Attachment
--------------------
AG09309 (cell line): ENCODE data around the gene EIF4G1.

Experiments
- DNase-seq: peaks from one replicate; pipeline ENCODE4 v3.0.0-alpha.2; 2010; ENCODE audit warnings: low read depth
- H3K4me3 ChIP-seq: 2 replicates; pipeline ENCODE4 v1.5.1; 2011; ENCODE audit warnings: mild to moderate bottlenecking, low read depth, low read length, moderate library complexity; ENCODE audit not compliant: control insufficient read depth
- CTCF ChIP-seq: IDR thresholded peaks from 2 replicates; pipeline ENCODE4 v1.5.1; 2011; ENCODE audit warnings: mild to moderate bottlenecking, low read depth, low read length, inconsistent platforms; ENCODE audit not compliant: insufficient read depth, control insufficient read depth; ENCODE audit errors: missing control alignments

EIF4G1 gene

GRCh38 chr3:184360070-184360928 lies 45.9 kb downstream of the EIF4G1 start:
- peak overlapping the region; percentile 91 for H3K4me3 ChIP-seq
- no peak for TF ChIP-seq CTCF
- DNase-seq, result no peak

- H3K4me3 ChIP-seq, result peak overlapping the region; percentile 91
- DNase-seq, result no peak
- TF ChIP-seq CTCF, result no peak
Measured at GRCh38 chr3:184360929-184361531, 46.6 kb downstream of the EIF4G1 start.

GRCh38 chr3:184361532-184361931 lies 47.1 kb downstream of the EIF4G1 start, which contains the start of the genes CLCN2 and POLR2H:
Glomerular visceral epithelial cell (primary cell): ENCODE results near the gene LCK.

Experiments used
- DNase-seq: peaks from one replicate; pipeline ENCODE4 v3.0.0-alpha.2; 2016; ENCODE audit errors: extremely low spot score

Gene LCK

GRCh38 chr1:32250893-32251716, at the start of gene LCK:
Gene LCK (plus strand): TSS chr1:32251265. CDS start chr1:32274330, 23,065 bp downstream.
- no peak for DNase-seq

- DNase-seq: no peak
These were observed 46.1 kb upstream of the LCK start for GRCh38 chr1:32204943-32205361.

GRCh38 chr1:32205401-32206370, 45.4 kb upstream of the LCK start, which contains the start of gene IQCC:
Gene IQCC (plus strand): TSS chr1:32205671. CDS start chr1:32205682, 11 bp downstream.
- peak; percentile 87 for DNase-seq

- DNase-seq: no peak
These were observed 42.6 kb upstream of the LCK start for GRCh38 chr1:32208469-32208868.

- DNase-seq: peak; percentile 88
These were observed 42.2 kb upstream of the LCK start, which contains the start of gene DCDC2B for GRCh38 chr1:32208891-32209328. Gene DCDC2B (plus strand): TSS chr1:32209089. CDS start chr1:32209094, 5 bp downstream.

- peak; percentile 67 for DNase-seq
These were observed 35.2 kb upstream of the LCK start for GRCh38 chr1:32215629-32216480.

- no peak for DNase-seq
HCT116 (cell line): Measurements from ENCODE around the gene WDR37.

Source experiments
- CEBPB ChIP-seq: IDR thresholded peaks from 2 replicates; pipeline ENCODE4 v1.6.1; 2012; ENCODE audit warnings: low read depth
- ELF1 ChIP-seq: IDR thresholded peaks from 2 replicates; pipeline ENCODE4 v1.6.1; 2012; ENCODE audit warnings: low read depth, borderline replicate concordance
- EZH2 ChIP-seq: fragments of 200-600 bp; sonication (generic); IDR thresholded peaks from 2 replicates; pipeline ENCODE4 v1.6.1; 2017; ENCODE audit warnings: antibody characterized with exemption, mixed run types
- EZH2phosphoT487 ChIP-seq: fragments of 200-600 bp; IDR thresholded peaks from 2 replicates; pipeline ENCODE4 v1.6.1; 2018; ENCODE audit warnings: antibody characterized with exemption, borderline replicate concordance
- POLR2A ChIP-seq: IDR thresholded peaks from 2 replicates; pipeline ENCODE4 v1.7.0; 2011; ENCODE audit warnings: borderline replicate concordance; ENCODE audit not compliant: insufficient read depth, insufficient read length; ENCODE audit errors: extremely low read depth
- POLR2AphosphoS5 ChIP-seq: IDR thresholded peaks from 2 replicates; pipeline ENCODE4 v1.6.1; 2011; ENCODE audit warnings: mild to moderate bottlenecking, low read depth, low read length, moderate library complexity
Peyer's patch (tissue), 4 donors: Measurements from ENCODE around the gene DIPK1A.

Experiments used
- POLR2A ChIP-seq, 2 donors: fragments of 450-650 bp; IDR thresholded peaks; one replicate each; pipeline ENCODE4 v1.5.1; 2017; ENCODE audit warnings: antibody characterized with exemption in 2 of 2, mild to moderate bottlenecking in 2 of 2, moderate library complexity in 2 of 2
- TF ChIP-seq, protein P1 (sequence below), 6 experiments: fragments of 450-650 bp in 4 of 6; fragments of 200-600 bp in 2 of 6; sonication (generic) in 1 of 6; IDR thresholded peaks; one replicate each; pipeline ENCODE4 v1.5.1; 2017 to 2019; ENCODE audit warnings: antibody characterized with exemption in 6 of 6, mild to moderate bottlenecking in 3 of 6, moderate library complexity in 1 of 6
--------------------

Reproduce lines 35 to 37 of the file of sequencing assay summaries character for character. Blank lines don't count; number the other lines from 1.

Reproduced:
HCT116 (cell line): Measurements from ENCODE around the gene WDR37.

Source experiments
- CEBPB ChIP-seq: IDR thresholded peaks from 2 replicates; pipeline ENCODE4 v1.6.1; 2012; ENCODE audit warnings: low read depth